On Wednesday evening, dozens of activists, housing rights advocates, and community organizers gathered in front of a Bronx homeless shelter to protest the deplorable conditions its residents face and demand that the city end its contract with the company that runs it.

Last year, a four year old boy died in the stairwell of 976 Tinton Avenue, likely after eating rat poison that was placed there. A report from the city's Department of Investigation released earlier this spring called the facility “unacceptable… filthy, badly maintained and with garbage in the common areas," and the building currently has 125 open violations of health and safety codes. Rat infestations are common, as is peeling paint and poor ventilation.

Despite the unhygienic conditions of such poorly maintained facilities, the city pays the shelter site's provider, Aguila, Inc., $2,500 per unit each month. Since 2013, Aguila has received more than $60 million in taxpayer funding to operate its shelters.

“These shelter providers don’t want you to be human," Tyrone Christopher, a member of Picture the Homeless, said in a statement. “They’re destroying you psychologically. There are days when there is no hot water or no heat. Aguila has shirked their responsibility and contractual agreements. The money that is being spent at the moment could be better used to fix up these shelters and turn them back into permanent housing.”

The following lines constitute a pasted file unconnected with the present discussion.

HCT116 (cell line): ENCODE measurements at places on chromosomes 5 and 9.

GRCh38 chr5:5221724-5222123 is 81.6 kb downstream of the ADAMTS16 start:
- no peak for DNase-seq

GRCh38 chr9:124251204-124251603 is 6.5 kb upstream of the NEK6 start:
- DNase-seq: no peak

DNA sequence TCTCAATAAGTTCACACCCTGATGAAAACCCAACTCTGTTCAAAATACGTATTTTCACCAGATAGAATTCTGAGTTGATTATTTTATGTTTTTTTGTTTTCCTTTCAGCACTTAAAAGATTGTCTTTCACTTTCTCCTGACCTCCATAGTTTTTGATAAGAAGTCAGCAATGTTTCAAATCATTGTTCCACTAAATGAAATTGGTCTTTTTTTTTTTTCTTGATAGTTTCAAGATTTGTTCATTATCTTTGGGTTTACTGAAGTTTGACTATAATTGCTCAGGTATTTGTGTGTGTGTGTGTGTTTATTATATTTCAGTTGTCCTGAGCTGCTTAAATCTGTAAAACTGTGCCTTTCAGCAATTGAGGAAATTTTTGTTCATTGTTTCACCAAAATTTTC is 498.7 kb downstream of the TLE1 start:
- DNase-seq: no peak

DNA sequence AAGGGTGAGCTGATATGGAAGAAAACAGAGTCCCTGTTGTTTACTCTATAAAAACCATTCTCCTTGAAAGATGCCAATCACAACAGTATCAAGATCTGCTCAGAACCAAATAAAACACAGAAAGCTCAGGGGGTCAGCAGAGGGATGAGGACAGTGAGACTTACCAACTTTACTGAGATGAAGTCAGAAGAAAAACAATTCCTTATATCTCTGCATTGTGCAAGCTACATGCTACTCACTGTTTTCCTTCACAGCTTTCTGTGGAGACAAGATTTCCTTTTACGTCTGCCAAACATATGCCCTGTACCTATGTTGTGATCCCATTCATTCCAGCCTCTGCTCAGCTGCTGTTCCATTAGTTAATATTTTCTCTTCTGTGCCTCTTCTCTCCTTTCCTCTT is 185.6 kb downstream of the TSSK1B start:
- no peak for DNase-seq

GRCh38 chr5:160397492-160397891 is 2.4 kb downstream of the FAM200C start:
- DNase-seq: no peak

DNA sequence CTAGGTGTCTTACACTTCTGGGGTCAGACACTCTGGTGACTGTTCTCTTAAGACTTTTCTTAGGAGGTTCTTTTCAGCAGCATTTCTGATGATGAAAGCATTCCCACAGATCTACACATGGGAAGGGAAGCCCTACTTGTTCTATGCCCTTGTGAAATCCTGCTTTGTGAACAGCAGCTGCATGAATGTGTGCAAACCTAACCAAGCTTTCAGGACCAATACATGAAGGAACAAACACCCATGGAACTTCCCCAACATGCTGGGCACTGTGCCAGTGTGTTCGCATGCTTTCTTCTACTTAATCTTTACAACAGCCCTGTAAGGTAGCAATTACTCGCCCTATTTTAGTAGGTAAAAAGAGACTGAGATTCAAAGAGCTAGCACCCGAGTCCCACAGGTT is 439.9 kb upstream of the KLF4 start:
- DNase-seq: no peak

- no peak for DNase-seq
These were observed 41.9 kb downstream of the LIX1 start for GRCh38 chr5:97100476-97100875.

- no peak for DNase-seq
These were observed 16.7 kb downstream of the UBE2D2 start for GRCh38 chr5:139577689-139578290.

Last August, Aguila moved to evict hundreds of homeless families from their site at 941 Intervale, seemingly to protest the fact that the city wanted to decrease the amount of subsidies to the company.

Eventually, the protesters marched ten blocks to Aguila's headquarters on Caldwell Avenue, chanting "Shelter dollars are poorly spent, give us money to pay our rent!"

The group was unable to present their demands to any representative of the Aguila housing management staff, as a security guard denied that any staffers were present.

Eventually, two police officers arrived to investigate the protest's obstruction of the entry to the building, and minutes later, six members of Aguila's management staff wordlessly exited through the side door, refusing to acknowledge the outcry that awaited them and promptly leaving the scene both on foot and in vehicles.